By Monday evening the republic’s militias had gained control and Fernsworth found only “splotches of blood drying on the pavement where the wounded had been taken away” in the Plaza Cataluña, the city center at the head of the long, tree-lined walk of the Ramblas. “Empty cartridges and bandoliers were lying about everywhere.” With bloodshed and more broken walls and Dolores Ibárruri, the woman they called La Pasionaria, on the radio crying “No pasaran! [They shall not pass!]” Madrid had been secured as well.
The Spanish people were fighting alone. Even the government they had elected, a coalition just six months old, was riven with dissent. In the past decade they had endured a rump monarchy and then a right-wing dictatorship. In 1934 the coal miners in the northern mining district of Asturias had revolted. Franco, hastily appointed army chief of staff, had been called in to put down the revolt and had done so brutally with mercenaries from Spanish Morocco, the people the Spanish called Moros. The Moroccans were enthusiastic and inventive killers: castrating the wounded was a favorite sport, robbing the dead a recreation.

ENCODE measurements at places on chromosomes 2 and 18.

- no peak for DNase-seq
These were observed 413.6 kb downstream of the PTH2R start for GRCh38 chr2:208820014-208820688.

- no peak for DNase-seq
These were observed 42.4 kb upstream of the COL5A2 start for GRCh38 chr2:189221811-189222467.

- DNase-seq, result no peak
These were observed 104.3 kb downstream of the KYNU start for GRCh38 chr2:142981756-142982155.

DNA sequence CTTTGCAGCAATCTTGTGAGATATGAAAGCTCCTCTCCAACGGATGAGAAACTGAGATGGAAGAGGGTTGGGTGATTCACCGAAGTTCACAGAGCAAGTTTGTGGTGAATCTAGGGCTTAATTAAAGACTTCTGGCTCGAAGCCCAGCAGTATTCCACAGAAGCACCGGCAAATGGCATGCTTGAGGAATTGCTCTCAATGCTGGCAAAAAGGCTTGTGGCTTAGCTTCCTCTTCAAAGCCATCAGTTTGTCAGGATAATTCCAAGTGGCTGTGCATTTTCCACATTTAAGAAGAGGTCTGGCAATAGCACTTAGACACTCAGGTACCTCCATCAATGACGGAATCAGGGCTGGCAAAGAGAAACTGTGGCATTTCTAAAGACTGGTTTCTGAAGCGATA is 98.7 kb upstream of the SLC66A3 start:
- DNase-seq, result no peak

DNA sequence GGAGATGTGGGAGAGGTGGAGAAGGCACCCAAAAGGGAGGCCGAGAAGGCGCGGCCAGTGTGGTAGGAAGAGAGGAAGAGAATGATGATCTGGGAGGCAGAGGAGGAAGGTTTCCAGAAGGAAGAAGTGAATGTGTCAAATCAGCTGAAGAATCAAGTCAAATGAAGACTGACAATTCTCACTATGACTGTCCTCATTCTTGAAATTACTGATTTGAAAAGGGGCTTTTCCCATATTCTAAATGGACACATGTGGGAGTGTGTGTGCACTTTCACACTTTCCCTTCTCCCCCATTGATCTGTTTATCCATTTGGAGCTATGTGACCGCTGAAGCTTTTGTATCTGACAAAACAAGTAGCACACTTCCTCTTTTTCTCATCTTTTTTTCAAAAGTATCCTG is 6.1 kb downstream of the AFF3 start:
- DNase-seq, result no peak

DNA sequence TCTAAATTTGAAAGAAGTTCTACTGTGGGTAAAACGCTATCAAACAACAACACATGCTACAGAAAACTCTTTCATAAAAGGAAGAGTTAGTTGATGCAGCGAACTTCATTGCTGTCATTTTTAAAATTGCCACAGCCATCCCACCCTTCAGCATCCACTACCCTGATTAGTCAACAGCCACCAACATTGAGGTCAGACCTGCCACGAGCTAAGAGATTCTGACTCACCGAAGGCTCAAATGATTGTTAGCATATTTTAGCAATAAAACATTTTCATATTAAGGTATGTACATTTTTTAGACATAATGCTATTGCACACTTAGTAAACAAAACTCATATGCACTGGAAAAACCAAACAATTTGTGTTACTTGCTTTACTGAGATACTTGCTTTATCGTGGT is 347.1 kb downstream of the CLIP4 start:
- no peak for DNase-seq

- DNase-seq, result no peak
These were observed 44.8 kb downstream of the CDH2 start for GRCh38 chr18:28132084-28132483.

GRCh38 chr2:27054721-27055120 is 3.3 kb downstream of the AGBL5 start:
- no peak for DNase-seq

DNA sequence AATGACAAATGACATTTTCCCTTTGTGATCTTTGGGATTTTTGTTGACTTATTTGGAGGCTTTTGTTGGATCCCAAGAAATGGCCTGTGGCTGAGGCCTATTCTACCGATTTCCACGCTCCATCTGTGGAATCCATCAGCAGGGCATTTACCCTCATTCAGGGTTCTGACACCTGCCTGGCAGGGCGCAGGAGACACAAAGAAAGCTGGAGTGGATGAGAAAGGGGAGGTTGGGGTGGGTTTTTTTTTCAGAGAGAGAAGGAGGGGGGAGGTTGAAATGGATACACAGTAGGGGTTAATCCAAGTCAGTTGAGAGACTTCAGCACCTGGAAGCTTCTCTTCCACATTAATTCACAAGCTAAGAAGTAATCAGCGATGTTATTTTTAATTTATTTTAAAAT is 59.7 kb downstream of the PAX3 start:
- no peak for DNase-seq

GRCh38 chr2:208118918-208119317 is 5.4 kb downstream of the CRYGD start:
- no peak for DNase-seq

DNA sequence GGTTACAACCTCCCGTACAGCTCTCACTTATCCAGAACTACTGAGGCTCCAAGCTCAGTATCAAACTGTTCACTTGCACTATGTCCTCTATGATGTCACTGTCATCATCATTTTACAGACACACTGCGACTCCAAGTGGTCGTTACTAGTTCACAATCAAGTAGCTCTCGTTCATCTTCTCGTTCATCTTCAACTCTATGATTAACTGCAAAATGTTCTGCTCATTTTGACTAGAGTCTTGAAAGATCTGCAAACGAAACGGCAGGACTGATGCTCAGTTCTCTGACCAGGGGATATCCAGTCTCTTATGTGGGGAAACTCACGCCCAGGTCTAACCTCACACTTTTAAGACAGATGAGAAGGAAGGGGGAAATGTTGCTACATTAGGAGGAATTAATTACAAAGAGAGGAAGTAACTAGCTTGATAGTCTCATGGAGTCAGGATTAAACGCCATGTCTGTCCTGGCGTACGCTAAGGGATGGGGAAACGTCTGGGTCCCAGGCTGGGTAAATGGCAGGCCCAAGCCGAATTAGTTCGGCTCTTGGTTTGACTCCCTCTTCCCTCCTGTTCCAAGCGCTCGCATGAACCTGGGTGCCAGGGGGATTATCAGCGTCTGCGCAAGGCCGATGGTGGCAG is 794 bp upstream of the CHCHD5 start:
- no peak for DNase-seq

When Spain voted for democracy in February 1936 the new leaders had banished Franco to his post in the Canaries. From that exile he had plotted with his fellow generals to stage a coup d’état. Moors had first invaded the Iberian Peninsula in A.D. 711 and it had taken the Spanish seven hundred years to drive them out. Ferdinand and Isabella had completed that reconquista and Columbus had sailed in the banner year 1492. Now the rebel generals were rallying the Moors’ descendants in the name of Christian Spain to overthrow the legitimate Spanish government and hack their way to power. “Glory to the heroic Army of Africa,” Franco radioed the mainland army and navy bases in late July 1936, floridly, when he had secured North Africa at the beginning of the coup. “Spain above everything! Accept the enthusiastic greetings of those garrisons which join you and all other comrades in the Peninsula in these historic moments. Blind faith in victory! Long live Spain with honor!”